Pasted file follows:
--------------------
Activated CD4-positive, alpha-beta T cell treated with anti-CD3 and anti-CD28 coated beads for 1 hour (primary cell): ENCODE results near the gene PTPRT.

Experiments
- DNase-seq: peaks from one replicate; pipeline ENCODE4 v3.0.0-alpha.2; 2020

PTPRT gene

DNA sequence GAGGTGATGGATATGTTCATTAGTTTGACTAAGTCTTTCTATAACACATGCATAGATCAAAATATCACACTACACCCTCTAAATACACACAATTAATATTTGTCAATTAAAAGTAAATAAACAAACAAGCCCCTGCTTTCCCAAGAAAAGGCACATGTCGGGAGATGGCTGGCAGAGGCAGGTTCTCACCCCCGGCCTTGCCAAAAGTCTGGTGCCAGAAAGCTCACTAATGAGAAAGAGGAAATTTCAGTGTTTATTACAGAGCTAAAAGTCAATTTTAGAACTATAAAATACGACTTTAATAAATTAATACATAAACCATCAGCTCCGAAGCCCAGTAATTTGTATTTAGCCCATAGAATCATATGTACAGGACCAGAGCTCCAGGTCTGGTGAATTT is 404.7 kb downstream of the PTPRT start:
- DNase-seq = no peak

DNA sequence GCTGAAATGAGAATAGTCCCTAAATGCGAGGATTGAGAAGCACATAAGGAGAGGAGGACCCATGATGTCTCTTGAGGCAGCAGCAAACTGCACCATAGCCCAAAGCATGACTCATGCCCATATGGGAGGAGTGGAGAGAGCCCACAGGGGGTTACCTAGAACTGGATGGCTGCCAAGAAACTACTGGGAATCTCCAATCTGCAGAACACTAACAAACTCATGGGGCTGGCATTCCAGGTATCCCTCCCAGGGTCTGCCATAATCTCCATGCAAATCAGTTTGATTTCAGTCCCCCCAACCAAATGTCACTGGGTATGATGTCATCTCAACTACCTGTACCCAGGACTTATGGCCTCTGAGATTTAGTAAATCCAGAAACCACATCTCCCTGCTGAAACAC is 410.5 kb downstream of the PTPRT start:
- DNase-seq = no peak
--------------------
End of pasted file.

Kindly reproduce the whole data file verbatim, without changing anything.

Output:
Activated CD4-positive, alpha-beta T cell treated with anti-CD3 and anti-CD28 coated beads for 1 hour (primary cell): ENCODE results near the gene PTPRT.

Experiments
- DNase-seq: peaks from one replicate; pipeline ENCODE4 v3.0.0-alpha.2; 2020

PTPRT gene

DNA sequence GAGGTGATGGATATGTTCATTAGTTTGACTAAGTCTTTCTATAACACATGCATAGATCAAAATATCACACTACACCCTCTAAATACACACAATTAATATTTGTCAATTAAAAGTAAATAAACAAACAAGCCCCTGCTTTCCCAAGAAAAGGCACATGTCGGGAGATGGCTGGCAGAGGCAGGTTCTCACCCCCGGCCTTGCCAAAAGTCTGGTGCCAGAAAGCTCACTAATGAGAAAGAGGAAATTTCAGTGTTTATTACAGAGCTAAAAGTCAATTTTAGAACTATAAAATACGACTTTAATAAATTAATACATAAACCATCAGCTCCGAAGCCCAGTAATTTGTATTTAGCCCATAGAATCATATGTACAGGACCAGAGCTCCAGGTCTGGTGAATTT is 404.7 kb downstream of the PTPRT start:
- DNase-seq = no peak

DNA sequence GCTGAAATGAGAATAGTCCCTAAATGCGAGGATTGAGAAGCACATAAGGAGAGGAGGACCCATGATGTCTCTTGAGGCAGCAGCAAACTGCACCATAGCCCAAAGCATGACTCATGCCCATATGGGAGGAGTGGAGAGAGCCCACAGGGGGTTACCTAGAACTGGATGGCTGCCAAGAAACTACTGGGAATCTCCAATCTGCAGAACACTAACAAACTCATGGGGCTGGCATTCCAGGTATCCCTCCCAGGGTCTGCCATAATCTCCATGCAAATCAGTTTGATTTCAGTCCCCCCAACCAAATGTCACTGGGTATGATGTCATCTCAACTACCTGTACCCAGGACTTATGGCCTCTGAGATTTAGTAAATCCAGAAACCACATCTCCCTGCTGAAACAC is 410.5 kb downstream of the PTPRT start:
- DNase-seq = no peak